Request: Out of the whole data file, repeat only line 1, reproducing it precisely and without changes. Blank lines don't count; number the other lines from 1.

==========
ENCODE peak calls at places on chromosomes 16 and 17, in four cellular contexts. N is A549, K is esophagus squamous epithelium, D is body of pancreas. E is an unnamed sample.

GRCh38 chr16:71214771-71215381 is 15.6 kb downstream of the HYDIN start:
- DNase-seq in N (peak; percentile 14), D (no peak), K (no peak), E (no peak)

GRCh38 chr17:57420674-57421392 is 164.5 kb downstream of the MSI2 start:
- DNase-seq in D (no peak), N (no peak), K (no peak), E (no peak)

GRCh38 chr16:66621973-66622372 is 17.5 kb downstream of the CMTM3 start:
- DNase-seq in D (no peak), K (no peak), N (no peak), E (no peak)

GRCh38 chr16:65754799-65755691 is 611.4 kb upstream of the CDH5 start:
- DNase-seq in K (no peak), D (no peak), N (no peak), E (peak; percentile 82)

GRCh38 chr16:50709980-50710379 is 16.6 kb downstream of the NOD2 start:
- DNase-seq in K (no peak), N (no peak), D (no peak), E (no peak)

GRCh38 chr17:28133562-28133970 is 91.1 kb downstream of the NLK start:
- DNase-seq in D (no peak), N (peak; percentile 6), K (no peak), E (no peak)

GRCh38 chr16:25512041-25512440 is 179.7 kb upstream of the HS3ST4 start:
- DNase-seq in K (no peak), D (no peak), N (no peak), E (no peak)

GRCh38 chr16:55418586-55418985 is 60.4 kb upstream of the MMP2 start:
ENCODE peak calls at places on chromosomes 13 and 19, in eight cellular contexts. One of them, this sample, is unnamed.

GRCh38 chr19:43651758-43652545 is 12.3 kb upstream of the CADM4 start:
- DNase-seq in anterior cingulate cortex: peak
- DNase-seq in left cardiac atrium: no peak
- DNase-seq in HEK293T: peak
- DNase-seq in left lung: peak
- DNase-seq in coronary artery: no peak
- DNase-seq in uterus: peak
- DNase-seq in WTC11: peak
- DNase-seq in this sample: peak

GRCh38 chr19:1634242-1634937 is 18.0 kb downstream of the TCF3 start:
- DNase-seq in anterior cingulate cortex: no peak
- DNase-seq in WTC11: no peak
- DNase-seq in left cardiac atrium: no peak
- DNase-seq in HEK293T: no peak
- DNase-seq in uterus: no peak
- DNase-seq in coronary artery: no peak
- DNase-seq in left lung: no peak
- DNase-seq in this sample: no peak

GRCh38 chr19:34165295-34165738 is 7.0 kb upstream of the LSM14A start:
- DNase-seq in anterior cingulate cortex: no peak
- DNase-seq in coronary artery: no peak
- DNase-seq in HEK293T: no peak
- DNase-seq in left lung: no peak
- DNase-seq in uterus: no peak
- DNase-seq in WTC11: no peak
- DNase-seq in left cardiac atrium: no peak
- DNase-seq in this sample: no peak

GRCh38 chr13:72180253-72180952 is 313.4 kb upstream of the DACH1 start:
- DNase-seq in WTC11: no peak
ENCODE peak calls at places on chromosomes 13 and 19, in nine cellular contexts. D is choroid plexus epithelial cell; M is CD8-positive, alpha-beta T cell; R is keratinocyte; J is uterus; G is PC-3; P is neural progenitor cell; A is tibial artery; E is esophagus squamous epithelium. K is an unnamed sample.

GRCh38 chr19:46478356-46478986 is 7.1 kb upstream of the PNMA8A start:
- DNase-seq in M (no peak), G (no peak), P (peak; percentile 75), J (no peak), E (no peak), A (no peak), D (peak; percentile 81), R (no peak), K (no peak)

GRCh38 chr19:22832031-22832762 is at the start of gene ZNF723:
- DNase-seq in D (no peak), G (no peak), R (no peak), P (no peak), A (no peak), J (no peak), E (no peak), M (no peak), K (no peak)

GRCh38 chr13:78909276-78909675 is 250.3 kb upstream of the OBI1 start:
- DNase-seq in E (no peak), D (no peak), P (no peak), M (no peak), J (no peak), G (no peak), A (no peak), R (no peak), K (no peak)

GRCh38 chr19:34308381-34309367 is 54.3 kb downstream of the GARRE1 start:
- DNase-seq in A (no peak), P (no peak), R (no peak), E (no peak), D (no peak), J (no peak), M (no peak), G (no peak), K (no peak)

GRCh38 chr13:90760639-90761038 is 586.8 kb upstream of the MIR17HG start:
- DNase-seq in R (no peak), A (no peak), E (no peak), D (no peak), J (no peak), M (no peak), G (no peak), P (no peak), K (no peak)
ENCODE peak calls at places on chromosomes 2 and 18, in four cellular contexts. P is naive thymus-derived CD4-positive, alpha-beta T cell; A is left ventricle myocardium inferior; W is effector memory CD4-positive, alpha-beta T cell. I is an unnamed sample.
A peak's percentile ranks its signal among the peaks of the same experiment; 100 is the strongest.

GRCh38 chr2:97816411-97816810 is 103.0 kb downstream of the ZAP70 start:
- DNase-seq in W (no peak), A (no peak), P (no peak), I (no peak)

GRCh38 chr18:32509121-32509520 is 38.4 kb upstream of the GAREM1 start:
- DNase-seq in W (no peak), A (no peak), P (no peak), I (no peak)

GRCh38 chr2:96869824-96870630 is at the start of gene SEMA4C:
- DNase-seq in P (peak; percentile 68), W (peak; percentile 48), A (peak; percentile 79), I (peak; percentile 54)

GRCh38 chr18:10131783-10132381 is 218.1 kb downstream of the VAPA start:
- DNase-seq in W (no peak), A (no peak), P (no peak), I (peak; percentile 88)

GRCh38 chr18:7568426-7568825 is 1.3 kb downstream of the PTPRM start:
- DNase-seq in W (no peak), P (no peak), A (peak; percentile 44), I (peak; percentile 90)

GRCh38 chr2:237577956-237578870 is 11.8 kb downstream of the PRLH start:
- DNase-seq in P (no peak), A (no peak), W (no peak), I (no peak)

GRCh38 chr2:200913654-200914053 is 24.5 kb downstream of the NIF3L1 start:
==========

ENCODE peak calls at places on chromosomes 16 and 17, in four cellular contexts. N is A549, K is esophagus squamous epithelium, D is body of pancreas. E is an unnamed sample.